Tuesday, October 11, 2011

Keith Richards - Life

Don't go into this one expecting a lighthearted autobiography that you can bang out in a day or two as we've come to expect (or so it seems) from the celebrity type. "Life" at times felt as long as the road Richards is taking us down yet I didn't feel like it was time wasted, because on that road I learned about things i never really expected going in and that, for me, is always a good thing about any type of book.

Keith talks extensively about music; not just the Rolling Stones but the music in his soul, that which has inspired him throughout his lifetime and journey as a musician and a writer. I think the book does a great job of revealing Keith Richards as a true songwriter and not just someone who takes a credit for doing so, a craftsman who bleeds for his craft.

Yes, there is extensive talk of the drugs but not in the way I think I expected to read. It's easy to go into this book thinking it would primarily be a journal of drug use and the after effects - instead, we learn how they became a part of his life and how they affected each area of his life without clouding the telling of those stories to the point where the drugs become the main character.

I feel like there is an automatic perception of Keith Richards that paints him as a very simple guy - almost a caricature of the Rock and Roll druggie stereotype but what this book does, is prove that there is a complexity,  wit, intellect, substance and heart to this guy.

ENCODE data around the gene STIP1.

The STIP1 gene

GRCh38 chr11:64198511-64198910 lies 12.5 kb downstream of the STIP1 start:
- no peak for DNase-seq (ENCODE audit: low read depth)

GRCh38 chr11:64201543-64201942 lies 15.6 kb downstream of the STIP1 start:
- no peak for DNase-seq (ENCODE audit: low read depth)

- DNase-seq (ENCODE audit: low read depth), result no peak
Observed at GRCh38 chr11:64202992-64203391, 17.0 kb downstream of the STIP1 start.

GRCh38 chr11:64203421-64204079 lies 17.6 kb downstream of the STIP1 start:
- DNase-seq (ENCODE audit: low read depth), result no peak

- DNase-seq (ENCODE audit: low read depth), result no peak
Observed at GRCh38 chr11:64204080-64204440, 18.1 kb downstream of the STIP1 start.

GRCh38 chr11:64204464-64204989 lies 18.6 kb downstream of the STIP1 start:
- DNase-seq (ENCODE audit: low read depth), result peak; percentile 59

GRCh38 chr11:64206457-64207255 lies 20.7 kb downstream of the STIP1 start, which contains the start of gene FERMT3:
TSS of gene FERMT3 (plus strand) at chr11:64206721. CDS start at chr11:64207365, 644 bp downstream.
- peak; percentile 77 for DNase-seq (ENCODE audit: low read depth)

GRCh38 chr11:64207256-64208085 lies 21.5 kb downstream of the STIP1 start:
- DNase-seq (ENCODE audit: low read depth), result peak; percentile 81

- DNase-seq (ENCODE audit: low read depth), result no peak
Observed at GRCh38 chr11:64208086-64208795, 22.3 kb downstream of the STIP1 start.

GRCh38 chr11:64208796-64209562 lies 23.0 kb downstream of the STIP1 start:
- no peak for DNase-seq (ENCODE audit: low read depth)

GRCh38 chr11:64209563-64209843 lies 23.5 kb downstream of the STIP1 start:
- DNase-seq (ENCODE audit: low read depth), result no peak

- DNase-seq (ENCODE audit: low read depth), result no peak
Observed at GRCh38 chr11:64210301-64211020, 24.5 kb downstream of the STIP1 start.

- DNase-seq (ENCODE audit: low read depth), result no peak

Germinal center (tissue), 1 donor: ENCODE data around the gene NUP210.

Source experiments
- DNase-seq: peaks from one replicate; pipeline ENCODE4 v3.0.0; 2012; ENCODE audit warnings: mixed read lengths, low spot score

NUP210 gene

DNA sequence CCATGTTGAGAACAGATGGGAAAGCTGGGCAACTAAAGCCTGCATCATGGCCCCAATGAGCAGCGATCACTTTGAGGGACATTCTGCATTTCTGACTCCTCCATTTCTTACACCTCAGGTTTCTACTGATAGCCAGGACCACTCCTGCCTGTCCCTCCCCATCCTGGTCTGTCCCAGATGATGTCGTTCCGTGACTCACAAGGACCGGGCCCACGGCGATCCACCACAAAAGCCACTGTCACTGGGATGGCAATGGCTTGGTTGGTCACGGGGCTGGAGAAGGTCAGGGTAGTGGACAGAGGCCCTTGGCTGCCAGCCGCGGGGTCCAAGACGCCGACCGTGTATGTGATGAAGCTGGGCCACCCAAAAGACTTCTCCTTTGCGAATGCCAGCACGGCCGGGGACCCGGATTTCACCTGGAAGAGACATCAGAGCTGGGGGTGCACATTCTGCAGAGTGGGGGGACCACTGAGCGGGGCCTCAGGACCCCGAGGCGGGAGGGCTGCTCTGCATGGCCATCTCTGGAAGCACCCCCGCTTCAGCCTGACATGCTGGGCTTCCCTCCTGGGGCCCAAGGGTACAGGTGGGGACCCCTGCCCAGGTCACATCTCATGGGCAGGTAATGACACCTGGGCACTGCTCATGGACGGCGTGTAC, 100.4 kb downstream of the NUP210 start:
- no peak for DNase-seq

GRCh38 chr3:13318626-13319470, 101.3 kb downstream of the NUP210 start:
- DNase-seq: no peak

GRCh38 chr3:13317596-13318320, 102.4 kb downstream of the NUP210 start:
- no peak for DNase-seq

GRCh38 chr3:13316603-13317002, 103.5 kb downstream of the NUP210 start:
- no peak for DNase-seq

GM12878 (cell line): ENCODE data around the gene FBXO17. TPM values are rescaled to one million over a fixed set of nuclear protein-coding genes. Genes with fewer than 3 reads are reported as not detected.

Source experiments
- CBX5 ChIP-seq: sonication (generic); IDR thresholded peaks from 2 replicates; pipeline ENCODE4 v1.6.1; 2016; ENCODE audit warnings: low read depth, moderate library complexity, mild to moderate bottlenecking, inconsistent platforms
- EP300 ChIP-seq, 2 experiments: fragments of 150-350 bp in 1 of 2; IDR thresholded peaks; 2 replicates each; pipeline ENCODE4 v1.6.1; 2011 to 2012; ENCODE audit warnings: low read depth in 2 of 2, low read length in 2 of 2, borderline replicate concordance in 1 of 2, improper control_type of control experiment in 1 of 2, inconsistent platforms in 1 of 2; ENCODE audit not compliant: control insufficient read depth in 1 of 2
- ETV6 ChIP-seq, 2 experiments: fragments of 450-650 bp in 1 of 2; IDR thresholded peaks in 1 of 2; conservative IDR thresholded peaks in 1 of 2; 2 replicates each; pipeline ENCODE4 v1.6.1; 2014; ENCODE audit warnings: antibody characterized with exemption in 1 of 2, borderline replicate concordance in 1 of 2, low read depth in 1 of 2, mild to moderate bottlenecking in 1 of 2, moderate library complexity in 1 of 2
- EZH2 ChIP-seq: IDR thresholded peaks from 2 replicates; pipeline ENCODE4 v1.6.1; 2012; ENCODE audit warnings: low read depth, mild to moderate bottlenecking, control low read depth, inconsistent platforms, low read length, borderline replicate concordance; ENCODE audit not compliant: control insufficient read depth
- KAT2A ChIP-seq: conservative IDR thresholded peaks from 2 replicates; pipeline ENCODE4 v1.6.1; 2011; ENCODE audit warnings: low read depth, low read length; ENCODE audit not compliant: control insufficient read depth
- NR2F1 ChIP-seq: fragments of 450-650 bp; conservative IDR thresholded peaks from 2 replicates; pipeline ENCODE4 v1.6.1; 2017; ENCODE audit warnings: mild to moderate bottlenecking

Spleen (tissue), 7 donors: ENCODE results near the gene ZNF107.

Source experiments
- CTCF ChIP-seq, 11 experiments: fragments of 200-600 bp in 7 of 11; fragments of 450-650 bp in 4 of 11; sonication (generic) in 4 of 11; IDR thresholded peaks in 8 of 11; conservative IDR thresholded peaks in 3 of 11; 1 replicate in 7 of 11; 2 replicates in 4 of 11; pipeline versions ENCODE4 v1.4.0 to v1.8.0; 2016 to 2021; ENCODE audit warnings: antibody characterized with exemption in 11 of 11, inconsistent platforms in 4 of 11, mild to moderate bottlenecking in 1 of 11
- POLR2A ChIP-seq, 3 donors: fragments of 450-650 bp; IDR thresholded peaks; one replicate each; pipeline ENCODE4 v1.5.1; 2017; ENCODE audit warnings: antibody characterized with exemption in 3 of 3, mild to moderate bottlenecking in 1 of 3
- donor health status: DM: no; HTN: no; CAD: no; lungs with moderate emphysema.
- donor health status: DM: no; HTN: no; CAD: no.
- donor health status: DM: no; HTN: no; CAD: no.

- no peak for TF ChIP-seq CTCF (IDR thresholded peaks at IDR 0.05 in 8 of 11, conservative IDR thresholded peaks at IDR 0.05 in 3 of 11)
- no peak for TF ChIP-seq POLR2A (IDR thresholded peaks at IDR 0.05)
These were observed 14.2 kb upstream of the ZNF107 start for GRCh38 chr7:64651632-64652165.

Monday, August 29, 2011

Autobiographical Briefs

I read two autobiographies recently that were highly anticipated for a number of reasons and I thought I would share a few thoughts on each here with all of you.
I saw Rob Lowe on a few of the talk shows while he was out promoting this book. Aside from the stories he told on the talk shows that implied the book might be interesting, being roughly the same age and having watched all of the "Brat Pack" films (because it was something you did in the 80's) and wanting to know more about the culture of that group of people in that time and place - I opted to give this book a read. While it wasn't the worst autobiography of all time, and there were some sincere moments that had a rare humanizing effect on a celebrity, it just didn't ring as a cohesive piece of storytelling for me and I was left feeling like it may have been okay to just leave it be with what I saw on the talk show circuit.